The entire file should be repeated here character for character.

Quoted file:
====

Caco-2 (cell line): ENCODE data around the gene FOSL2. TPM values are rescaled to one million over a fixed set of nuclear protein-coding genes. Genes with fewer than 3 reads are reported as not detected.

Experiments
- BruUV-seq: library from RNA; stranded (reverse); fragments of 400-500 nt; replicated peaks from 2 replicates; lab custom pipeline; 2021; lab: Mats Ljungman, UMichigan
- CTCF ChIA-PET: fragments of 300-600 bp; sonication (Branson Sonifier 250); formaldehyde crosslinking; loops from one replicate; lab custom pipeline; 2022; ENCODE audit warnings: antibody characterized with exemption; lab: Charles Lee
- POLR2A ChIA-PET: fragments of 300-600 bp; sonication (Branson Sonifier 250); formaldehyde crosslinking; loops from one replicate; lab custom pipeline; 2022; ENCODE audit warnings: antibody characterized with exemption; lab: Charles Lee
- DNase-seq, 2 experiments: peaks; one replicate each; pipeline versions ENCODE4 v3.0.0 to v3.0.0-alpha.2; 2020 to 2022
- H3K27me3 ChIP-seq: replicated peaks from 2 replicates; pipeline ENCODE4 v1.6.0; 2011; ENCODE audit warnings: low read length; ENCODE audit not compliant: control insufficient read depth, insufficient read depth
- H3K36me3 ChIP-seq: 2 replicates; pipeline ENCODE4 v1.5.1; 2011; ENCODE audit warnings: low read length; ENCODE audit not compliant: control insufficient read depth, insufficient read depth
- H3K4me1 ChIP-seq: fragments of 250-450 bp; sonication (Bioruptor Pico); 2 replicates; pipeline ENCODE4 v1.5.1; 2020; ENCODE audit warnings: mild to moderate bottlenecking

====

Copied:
Caco-2 (cell line): ENCODE data around the gene FOSL2. TPM values are rescaled to one million over a fixed set of nuclear protein-coding genes. Genes with fewer than 3 reads are reported as not detected.

Experiments
- BruUV-seq: library from RNA; stranded (reverse); fragments of 400-500 nt; replicated peaks from 2 replicates; lab custom pipeline; 2021; lab: Mats Ljungman, UMichigan
- CTCF ChIA-PET: fragments of 300-600 bp; sonication (Branson Sonifier 250); formaldehyde crosslinking; loops from one replicate; lab custom pipeline; 2022; ENCODE audit warnings: antibody characterized with exemption; lab: Charles Lee
- POLR2A ChIA-PET: fragments of 300-600 bp; sonication (Branson Sonifier 250); formaldehyde crosslinking; loops from one replicate; lab custom pipeline; 2022; ENCODE audit warnings: antibody characterized with exemption; lab: Charles Lee
- DNase-seq, 2 experiments: peaks; one replicate each; pipeline versions ENCODE4 v3.0.0 to v3.0.0-alpha.2; 2020 to 2022
- H3K27me3 ChIP-seq: replicated peaks from 2 replicates; pipeline ENCODE4 v1.6.0; 2011; ENCODE audit warnings: low read length; ENCODE audit not compliant: control insufficient read depth, insufficient read depth
- H3K36me3 ChIP-seq: 2 replicates; pipeline ENCODE4 v1.5.1; 2011; ENCODE audit warnings: low read length; ENCODE audit not compliant: control insufficient read depth, insufficient read depth
- H3K4me1 ChIP-seq: fragments of 250-450 bp; sonication (Bioruptor Pico); 2 replicates; pipeline ENCODE4 v1.5.1; 2020; ENCODE audit warnings: mild to moderate bottlenecking